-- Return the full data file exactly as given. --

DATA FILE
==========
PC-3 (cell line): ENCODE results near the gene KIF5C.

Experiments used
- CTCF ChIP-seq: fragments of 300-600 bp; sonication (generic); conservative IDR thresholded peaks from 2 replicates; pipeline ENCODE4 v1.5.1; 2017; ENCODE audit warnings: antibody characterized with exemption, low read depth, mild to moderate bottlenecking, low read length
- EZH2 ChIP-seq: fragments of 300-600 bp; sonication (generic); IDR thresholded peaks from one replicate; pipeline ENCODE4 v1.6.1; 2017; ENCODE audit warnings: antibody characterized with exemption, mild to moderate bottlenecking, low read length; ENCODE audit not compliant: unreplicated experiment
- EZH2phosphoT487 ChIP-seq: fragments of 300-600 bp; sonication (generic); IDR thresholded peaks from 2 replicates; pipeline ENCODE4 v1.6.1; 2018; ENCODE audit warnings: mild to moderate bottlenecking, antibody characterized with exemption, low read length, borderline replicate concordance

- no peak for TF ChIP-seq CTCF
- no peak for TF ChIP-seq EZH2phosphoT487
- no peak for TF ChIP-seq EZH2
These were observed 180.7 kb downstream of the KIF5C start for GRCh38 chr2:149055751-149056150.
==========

PC-3 (cell line): ENCODE results near the gene KIF5C.

Experiments used
- CTCF ChIP-seq: fragments of 300-600 bp; sonication (generic); conservative IDR thresholded peaks from 2 replicates; pipeline ENCODE4 v1.5.1; 2017; ENCODE audit warnings: antibody characterized with exemption, low read depth, mild to moderate bottlenecking, low read length
- EZH2 ChIP-seq: fragments of 300-600 bp; sonication (generic); IDR thresholded peaks from one replicate; pipeline ENCODE4 v1.6.1; 2017; ENCODE audit warnings: antibody characterized with exemption, mild to moderate bottlenecking, low read length; ENCODE audit not compliant: unreplicated experiment
- EZH2phosphoT487 ChIP-seq: fragments of 300-600 bp; sonication (generic); IDR thresholded peaks from 2 replicates; pipeline ENCODE4 v1.6.1; 2018; ENCODE audit warnings: mild to moderate bottlenecking, antibody characterized with exemption, low read length, borderline replicate concordance

- no peak for TF ChIP-seq CTCF
- no peak for TF ChIP-seq EZH2phosphoT487
- no peak for TF ChIP-seq EZH2
These were observed 180.7 kb downstream of the KIF5C start for GRCh38 chr2:149055751-149056150.